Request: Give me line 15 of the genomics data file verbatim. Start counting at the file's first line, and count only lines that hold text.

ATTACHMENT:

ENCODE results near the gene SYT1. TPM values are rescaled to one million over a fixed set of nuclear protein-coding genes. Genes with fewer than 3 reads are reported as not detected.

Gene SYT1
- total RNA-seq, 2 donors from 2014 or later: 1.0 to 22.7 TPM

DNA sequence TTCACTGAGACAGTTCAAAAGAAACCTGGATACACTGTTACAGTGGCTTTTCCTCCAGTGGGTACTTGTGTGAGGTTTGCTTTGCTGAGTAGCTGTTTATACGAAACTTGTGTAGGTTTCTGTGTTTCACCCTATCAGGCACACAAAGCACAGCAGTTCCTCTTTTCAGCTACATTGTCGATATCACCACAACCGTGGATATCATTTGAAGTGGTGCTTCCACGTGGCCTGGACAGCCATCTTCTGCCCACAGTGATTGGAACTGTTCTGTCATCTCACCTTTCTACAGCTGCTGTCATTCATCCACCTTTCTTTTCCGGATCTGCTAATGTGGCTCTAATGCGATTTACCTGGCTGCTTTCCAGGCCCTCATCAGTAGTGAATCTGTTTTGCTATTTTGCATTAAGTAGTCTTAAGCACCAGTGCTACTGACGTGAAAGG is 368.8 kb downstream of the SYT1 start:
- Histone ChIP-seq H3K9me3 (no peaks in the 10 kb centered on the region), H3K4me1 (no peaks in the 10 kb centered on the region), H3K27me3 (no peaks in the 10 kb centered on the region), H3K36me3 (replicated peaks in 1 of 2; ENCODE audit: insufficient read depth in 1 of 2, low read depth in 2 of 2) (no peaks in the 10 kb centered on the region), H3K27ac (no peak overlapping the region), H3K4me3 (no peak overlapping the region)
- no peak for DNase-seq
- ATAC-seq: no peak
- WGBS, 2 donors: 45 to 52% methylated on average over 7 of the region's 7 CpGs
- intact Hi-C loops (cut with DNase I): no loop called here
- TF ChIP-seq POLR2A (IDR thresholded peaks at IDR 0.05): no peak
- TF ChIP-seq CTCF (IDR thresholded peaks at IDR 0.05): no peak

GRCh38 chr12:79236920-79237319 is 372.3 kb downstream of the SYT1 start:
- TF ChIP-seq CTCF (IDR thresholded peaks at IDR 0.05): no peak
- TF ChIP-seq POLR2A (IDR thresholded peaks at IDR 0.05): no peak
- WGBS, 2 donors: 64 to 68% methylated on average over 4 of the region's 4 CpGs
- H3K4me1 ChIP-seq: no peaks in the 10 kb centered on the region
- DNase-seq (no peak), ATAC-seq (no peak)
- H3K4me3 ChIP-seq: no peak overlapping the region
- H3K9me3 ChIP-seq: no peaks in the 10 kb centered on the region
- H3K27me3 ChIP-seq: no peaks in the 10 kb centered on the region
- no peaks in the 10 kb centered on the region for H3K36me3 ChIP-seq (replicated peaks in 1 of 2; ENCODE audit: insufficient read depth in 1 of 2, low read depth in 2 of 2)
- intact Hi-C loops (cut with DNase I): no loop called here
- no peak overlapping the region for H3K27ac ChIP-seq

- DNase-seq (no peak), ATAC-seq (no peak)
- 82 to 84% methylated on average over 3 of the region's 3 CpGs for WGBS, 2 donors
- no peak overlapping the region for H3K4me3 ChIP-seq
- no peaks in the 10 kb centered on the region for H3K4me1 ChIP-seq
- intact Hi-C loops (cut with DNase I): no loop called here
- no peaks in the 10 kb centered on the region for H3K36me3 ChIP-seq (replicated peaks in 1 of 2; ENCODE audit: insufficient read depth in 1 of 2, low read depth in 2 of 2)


- WGBS, 2 donors: 64 to 68% methylated on average over 4 of the region's 4 CpGs